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Perspective Schperspective

Candy's Column

Perspective Schperspective

Now that I am a mother, I deal with bad days with the kind of rationality one would expect from a parent — always keeping in mind that no matter how terrible things may seem, at least I still have my health, a roof over my head and a beautiful family.

No!  I kid!

I grumble.  I furrow my brow.  Oh, is there ever brow-furrowing!  Sometimes, when something TRULY horrific has happened, like misplacing my keys, I’ll dramatically fling myself on the sofa and clutch my head.  Because lord knows if anything is going to make those keys turn up, it’s acting like Alexis Carrington-Colby upon learning that her sister, just released from prison in Venezuela, is now writing a scathing tell-all book about her.

I think we can all relate to that.

In my defense, the lost keys are usually the proverbial straw after a string of similarly unpleasant incidents.  Today that straw was preceded by a number of such incidents, including having to walk many blocks home from the auto body shop while pushing an empty Snap-N-Go stroller like a crazy person with her imaginary baby.

Perhaps I should rewind just a bit.

So, yeah, it has been one of Those Days.  A day during which I slammed my fingers in the front door (many F-bombs followed… Joe Biden would be proud), had a fussy baby who would not take her usual morning nap, and had to spend most of Miss Skye’s time at daycare — my precious, finite time reserved for work — dropping off my car at the repair shop because Mr. Candy scratched it.  Like, REALLY scratched it, my practically brand new car, to the tune of thirteen-hundred dollars worth of repair work.  A scratch that prompted the repair technician to gasp upon seeing for the first time, “Wow.”  A scratch involving a daydreaming hubby and a shopping cart.  The shopping cart won.  Mr. Candy rarely drives my car for that very reason — the daydreaming thing, not the competitive shopping carts thing — but I thought, Oh, he only needs to drive to the store down the street.  What HARM could there be?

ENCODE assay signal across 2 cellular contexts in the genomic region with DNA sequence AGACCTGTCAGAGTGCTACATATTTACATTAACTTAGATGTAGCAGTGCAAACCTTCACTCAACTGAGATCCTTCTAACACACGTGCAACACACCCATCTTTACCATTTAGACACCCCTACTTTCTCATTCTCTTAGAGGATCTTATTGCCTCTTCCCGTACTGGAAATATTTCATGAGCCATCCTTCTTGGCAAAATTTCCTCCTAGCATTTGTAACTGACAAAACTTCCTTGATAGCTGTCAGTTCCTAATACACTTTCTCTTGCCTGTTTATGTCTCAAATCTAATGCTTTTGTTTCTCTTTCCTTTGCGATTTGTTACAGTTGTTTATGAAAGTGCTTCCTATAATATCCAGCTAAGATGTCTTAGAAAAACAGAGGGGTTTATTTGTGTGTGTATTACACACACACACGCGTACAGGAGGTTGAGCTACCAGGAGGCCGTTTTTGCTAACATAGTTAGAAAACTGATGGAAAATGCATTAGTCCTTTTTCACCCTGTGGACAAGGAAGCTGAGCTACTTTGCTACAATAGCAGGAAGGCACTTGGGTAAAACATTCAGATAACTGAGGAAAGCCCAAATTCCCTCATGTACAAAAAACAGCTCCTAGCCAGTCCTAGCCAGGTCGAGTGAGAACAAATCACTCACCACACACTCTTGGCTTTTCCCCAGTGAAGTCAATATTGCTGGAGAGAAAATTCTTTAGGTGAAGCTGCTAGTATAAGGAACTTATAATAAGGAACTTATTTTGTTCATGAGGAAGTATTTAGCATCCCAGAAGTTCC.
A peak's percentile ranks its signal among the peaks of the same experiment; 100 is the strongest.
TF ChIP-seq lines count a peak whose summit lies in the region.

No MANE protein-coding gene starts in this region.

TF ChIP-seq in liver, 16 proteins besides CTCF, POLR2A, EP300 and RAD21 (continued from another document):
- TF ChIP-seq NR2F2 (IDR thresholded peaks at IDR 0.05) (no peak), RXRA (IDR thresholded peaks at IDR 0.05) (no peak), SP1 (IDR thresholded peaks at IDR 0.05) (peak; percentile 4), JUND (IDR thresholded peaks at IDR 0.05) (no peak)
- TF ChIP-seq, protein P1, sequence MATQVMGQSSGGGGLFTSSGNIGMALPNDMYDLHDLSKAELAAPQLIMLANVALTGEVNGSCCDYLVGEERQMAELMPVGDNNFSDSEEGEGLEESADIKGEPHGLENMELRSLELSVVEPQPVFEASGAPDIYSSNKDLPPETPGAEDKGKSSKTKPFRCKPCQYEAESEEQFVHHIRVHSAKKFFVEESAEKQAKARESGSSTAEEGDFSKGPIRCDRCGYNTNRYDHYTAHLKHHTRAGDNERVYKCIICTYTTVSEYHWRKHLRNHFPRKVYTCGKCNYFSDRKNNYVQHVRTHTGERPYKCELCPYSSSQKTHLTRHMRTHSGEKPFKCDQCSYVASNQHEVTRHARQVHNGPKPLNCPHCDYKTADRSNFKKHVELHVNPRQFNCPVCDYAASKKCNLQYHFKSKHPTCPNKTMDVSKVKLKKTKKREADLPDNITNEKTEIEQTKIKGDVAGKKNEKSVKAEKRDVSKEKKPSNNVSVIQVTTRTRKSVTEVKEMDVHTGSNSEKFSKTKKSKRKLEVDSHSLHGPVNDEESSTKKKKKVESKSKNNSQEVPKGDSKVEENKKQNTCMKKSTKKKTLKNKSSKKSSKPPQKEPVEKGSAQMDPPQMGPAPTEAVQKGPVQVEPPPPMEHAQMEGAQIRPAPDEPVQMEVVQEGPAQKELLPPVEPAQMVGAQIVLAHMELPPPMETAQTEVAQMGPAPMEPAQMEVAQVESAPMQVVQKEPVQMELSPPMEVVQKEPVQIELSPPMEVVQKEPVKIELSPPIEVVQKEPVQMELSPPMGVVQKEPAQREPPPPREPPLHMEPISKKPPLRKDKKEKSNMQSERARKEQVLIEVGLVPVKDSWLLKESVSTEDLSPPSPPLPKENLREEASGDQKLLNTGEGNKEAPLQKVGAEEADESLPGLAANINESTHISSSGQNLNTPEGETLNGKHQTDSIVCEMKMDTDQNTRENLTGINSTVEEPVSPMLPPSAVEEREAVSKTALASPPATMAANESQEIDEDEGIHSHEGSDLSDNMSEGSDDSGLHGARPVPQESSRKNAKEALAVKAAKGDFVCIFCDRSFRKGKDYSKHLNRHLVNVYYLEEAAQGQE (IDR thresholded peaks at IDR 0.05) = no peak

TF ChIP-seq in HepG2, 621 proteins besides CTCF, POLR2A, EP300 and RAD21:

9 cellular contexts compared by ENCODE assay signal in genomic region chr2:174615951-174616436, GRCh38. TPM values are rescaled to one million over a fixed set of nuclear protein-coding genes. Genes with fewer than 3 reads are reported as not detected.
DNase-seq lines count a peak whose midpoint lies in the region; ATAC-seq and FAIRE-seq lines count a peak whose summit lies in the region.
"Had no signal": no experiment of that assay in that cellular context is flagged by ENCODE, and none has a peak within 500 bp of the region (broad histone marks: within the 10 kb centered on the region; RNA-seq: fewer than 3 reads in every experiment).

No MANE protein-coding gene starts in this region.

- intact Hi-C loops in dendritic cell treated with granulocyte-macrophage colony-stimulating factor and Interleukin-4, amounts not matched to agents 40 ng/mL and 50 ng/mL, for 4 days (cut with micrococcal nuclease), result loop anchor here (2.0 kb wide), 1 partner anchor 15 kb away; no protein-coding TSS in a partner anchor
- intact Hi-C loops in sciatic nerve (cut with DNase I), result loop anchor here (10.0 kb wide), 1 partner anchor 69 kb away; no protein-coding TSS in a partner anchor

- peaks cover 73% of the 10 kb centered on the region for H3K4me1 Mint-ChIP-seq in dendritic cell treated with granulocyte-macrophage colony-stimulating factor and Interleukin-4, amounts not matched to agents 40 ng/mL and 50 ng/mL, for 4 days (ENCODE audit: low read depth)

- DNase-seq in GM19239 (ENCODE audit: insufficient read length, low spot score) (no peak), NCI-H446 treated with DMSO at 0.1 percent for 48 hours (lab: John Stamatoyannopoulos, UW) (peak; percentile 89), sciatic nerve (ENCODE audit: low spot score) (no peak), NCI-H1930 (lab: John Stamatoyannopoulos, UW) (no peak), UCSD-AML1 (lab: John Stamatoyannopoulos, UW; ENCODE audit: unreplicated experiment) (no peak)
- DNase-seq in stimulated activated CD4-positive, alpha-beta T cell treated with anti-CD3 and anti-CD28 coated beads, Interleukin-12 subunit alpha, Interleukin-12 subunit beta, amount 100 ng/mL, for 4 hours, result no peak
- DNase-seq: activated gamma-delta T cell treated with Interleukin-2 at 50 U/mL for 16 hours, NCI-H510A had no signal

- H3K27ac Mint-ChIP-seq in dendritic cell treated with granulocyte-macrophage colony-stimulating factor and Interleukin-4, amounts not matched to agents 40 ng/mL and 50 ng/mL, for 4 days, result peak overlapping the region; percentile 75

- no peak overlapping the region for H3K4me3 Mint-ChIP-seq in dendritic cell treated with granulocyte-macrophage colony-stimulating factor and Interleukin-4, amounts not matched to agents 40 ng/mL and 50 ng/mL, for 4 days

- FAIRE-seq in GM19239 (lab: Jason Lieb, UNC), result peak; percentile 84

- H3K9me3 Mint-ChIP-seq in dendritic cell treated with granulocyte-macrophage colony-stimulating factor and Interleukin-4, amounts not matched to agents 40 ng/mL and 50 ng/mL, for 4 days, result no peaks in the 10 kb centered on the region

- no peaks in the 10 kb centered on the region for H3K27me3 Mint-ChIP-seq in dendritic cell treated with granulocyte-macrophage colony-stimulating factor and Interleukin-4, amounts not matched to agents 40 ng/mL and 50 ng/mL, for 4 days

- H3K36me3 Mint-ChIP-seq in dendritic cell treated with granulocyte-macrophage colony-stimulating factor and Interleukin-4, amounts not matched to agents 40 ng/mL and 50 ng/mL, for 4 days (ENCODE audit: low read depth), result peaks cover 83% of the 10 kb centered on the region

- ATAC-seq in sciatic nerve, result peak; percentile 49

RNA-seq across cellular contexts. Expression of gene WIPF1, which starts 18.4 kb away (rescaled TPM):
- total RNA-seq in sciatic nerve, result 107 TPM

I think we all know who is Alexis Carrington-Colby’s sister in my scenario.

I tried to maintain perspective when this happened.  Hey, it’s just a stupid scratch.  A scratch that means nada in the scheme of life.  My husband is unconditionally supportive of me.  He is smart.  He is kind.  He will offer to go to Starbucks at 10 p.m. for me, no hesitation or questions asked, if I just mention that I am craving a latte.  He is a wonderful father and, even more importantly, a fun drinking buddy.